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This holiday shopping season was a boon for retailers, who raked in a record $1 trillion, an incredible increase of nearly $300 billion from 2018. Meanwhile, overall online sales increased 13%, while Black Friday and Cyber Monday saw 17% and 19% increases, respectively. 

But online holiday shopping is a goldmine for more than just e-commerce businesses—threat actors try to get a piece of every dollar that consumers spend. Over the 2019 holiday shopping frenzy, these cyber-crooks used the brand names of leading e-tailers, as well as the poor online security hygiene of consumers, to pocket some of these earnings for themselves.

According to RiskIQ research, their success relied heavily on targeting shoppers who were eagerly searching for deals, sales, and coupons with fake mobile apps and landing pages. These rogue assets trick users into unknowingly downloading malware, using compromised sites, or giving up their login credentials and credit card information. Magecart actors, who compromise e-commerce websites with JavaScript credit card skimmers, were also active over the holidays hoping to turn increased e-commerce site traffic into a larger pool of victims. 

To understand the methods threat actors employed and where they focused their efforts, RiskIQ analysts using RiskIQ Illuminate®—our platform housing petabytes of internet intelligence collected over the past decade. They efficiently surface malicious findings across several data sets, including mobile applications, domain registrations, JavaScript Threat detections, and hosting infrastructure. RiskIQ’s crawling technology covers more than 2 billion daily HTTP requests, hundreds of locations across the world, 40 million mobile apps, and 600 million domain records.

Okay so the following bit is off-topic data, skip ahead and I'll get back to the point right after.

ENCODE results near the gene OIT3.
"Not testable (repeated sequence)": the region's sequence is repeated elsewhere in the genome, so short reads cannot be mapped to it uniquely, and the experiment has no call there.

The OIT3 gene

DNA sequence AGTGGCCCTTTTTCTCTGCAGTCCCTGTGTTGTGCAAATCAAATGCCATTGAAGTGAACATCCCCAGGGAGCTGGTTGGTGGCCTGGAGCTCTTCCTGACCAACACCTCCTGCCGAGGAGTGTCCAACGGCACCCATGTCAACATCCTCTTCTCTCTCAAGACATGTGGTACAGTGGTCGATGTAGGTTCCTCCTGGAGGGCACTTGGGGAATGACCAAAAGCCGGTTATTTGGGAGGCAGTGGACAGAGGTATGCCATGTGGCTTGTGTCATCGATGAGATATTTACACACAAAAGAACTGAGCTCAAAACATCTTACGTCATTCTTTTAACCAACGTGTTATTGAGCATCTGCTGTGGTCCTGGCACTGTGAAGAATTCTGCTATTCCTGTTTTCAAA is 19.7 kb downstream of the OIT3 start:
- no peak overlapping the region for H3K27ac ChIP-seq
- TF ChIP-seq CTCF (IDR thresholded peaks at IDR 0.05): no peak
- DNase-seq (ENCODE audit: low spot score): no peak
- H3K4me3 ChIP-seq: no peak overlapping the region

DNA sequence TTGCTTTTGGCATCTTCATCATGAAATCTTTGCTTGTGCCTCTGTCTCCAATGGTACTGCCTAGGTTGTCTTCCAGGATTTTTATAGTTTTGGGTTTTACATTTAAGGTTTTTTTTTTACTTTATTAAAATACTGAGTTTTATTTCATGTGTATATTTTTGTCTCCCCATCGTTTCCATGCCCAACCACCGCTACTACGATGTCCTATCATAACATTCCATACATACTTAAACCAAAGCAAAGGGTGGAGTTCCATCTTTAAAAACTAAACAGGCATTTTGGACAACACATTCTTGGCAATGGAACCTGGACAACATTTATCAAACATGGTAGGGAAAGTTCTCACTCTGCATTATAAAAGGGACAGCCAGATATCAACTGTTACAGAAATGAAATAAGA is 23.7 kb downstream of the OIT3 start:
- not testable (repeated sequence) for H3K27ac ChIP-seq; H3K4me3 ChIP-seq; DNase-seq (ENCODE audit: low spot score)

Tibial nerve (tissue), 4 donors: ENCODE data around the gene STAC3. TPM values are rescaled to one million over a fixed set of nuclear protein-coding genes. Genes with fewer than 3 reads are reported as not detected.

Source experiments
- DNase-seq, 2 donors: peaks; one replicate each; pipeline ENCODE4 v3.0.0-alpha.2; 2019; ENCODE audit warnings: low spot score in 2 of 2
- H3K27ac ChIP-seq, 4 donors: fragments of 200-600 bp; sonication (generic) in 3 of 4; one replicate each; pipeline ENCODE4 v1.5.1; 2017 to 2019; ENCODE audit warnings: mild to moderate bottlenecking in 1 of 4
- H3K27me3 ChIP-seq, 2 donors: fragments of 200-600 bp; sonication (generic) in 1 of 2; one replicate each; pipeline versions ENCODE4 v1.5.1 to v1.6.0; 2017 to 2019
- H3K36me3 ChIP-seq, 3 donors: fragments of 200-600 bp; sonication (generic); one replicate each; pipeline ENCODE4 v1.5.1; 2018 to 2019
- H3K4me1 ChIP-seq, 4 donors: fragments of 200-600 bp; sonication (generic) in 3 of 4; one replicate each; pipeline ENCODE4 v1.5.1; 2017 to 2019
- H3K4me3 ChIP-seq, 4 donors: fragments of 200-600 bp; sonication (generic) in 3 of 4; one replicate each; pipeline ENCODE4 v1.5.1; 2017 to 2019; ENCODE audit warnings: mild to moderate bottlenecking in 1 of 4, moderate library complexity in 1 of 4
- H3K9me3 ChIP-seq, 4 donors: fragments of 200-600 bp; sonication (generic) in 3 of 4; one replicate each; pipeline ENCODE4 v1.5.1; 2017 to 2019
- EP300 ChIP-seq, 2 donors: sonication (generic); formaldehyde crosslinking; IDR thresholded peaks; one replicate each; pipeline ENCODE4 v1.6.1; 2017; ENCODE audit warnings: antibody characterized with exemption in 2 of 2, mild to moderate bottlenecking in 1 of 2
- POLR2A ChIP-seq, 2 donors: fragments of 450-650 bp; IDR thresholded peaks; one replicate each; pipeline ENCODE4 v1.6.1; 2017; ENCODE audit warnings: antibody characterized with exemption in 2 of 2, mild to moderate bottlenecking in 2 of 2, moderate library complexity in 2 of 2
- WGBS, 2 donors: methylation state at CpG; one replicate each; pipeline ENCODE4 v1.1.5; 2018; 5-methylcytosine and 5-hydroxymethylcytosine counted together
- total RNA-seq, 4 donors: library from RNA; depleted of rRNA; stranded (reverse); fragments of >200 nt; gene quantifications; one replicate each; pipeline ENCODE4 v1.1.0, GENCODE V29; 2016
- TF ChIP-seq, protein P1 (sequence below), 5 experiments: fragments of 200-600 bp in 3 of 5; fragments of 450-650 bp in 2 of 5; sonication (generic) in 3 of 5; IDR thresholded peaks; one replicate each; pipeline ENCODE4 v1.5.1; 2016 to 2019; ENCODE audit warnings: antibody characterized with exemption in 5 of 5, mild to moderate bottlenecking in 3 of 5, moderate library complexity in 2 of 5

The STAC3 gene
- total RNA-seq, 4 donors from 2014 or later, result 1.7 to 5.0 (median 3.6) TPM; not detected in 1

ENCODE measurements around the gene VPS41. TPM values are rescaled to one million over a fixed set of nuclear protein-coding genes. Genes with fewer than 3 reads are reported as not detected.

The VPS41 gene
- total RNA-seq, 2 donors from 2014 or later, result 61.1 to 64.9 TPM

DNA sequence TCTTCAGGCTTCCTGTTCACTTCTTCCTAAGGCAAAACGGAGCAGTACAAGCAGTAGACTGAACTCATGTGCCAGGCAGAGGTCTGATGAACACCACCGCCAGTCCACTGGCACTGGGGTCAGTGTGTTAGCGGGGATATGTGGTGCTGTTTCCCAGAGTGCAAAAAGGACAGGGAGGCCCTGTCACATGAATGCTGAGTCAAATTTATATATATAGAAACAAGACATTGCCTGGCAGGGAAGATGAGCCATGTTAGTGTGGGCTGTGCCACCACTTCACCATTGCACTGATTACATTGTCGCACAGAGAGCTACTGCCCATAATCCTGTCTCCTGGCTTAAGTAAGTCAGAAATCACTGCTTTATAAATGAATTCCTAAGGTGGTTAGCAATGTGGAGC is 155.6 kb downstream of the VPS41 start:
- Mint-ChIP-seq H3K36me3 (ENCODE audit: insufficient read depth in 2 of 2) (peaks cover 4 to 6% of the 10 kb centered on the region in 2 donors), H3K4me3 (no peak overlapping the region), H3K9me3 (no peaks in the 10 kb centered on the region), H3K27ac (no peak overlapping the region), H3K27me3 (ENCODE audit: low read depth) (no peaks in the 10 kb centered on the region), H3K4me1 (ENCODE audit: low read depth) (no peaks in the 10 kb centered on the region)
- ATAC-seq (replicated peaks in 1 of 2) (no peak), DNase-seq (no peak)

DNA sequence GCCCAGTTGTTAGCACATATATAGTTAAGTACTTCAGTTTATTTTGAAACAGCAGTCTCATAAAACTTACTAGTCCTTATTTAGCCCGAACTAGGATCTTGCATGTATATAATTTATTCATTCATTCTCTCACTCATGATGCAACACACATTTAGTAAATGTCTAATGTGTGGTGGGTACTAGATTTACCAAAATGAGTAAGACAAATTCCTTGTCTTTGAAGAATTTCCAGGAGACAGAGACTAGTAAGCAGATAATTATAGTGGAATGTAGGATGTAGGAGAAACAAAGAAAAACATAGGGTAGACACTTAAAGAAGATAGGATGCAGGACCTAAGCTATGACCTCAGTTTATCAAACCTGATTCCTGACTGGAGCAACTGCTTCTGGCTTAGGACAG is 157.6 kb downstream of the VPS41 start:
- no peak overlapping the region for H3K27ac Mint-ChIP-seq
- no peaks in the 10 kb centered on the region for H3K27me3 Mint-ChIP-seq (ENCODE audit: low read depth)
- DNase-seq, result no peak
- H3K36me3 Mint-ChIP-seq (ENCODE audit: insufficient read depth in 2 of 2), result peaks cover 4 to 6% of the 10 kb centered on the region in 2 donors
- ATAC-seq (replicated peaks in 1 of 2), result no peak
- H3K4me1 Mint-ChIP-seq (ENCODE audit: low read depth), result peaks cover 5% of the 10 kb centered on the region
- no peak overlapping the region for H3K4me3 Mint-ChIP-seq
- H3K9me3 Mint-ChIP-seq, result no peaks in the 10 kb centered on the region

Example of malicious holiday app

During this research, RiskIQ analysts focused on the ten-most trafficked e-commerce sites over the holiday season—brands people are incredibly likely to shop with during that time of year. They also explored instances of their branded terms appearing alongside “Black Friday,” “Cyber Monday,” “Christmas,” or “Boxing Day.”

The report details critical findings for brands to reflect on:

  • Mobile apps blacklisted as malicious that can be found by searching for terms related to holiday shopping
  • Highly concerning blacklisted apps contained both branded terms of the top-10 e-commerce websites and holiday terms in the title or description
  • Combined blacklisted apps targeting the branded terms of top-10 most trafficked sites on Thanksgiving weekend 
  • Blacklisted apps for the top-five ‘Elite’ Retailers in the UK contained their branded terms in the title or description, causing concerns for consumers.
  • Incidents of domain infringement across the top-10 e-commerce sites and holiday shopping, trying to trick e-commerce customers into clicking on malicious websites.
  • Blacklisted URLs contained holiday terms
  • Credit Card Skimmers, like Magecart, detected by RiskIQ over the 4th quarter of 2019
  • Percentage of consumers unknowingly downloaded an app outside of the Google Play and Apple App stores.
  • Percentage of consumers do not read or are unsure if they read the permissions before downloading an app
  • Percentage of consumers that do not check who the developer is before downloading an app. 

For specific methodology, metrics, or to learn more, download the RiskIQ 2019 Holiday Season Threat Review.

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